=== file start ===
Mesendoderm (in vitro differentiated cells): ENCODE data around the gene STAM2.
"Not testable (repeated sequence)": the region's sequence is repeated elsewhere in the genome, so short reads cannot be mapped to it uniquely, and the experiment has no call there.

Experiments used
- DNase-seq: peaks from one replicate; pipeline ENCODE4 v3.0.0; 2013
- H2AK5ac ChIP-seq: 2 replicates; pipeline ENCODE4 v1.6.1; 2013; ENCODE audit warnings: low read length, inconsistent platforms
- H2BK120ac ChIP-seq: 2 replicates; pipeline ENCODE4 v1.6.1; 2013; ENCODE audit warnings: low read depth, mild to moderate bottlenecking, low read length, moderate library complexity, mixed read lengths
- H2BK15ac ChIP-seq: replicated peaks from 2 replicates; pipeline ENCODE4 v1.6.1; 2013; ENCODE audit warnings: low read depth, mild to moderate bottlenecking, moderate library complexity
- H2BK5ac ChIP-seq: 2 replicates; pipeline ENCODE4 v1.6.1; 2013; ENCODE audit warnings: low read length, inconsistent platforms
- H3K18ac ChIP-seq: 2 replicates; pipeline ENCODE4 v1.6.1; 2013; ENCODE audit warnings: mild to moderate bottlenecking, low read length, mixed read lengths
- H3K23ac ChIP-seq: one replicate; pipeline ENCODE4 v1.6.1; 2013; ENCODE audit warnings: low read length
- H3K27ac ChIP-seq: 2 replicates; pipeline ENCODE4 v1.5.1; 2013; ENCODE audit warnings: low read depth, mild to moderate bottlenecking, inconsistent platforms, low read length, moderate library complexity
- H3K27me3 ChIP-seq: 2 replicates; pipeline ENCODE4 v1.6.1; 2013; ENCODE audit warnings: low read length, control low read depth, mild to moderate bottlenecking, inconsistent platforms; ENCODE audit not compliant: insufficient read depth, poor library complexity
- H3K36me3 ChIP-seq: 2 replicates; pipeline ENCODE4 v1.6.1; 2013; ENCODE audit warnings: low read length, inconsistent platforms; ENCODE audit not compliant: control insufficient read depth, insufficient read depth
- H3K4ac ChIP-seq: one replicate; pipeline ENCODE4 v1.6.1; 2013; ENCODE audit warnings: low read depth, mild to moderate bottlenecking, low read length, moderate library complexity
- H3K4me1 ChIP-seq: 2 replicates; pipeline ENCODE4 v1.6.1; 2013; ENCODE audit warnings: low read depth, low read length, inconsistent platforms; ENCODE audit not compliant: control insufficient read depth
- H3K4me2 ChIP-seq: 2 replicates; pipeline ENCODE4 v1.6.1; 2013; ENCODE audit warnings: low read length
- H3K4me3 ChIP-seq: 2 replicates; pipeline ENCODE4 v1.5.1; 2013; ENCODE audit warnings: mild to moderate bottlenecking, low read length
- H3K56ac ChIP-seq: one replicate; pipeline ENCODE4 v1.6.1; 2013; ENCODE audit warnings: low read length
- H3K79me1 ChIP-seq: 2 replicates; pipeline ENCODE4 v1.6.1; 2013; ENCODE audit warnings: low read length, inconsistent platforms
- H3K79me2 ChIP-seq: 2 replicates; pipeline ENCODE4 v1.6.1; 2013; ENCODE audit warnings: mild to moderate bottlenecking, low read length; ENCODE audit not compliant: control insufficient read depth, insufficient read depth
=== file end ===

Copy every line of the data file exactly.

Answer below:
Mesendoderm (in vitro differentiated cells): ENCODE data around the gene STAM2.
"Not testable (repeated sequence)": the region's sequence is repeated elsewhere in the genome, so short reads cannot be mapped to it uniquely, and the experiment has no call there.

Experiments used
- DNase-seq: peaks from one replicate; pipeline ENCODE4 v3.0.0; 2013
- H2AK5ac ChIP-seq: 2 replicates; pipeline ENCODE4 v1.6.1; 2013; ENCODE audit warnings: low read length, inconsistent platforms
- H2BK120ac ChIP-seq: 2 replicates; pipeline ENCODE4 v1.6.1; 2013; ENCODE audit warnings: low read depth, mild to moderate bottlenecking, low read length, moderate library complexity, mixed read lengths
- H2BK15ac ChIP-seq: replicated peaks from 2 replicates; pipeline ENCODE4 v1.6.1; 2013; ENCODE audit warnings: low read depth, mild to moderate bottlenecking, moderate library complexity
- H2BK5ac ChIP-seq: 2 replicates; pipeline ENCODE4 v1.6.1; 2013; ENCODE audit warnings: low read length, inconsistent platforms
- H3K18ac ChIP-seq: 2 replicates; pipeline ENCODE4 v1.6.1; 2013; ENCODE audit warnings: mild to moderate bottlenecking, low read length, mixed read lengths
- H3K23ac ChIP-seq: one replicate; pipeline ENCODE4 v1.6.1; 2013; ENCODE audit warnings: low read length
- H3K27ac ChIP-seq: 2 replicates; pipeline ENCODE4 v1.5.1; 2013; ENCODE audit warnings: low read depth, mild to moderate bottlenecking, inconsistent platforms, low read length, moderate library complexity
- H3K27me3 ChIP-seq: 2 replicates; pipeline ENCODE4 v1.6.1; 2013; ENCODE audit warnings: low read length, control low read depth, mild to moderate bottlenecking, inconsistent platforms; ENCODE audit not compliant: insufficient read depth, poor library complexity
- H3K36me3 ChIP-seq: 2 replicates; pipeline ENCODE4 v1.6.1; 2013; ENCODE audit warnings: low read length, inconsistent platforms; ENCODE audit not compliant: control insufficient read depth, insufficient read depth
- H3K4ac ChIP-seq: one replicate; pipeline ENCODE4 v1.6.1; 2013; ENCODE audit warnings: low read depth, mild to moderate bottlenecking, low read length, moderate library complexity
- H3K4me1 ChIP-seq: 2 replicates; pipeline ENCODE4 v1.6.1; 2013; ENCODE audit warnings: low read depth, low read length, inconsistent platforms; ENCODE audit not compliant: control insufficient read depth
- H3K4me2 ChIP-seq: 2 replicates; pipeline ENCODE4 v1.6.1; 2013; ENCODE audit warnings: low read length
- H3K4me3 ChIP-seq: 2 replicates; pipeline ENCODE4 v1.5.1; 2013; ENCODE audit warnings: mild to moderate bottlenecking, low read length
- H3K56ac ChIP-seq: one replicate; pipeline ENCODE4 v1.6.1; 2013; ENCODE audit warnings: low read length
- H3K79me1 ChIP-seq: 2 replicates; pipeline ENCODE4 v1.6.1; 2013; ENCODE audit warnings: low read length, inconsistent platforms
- H3K79me2 ChIP-seq: 2 replicates; pipeline ENCODE4 v1.6.1; 2013; ENCODE audit warnings: mild to moderate bottlenecking, low read length; ENCODE audit not compliant: control insufficient read depth, insufficient read depth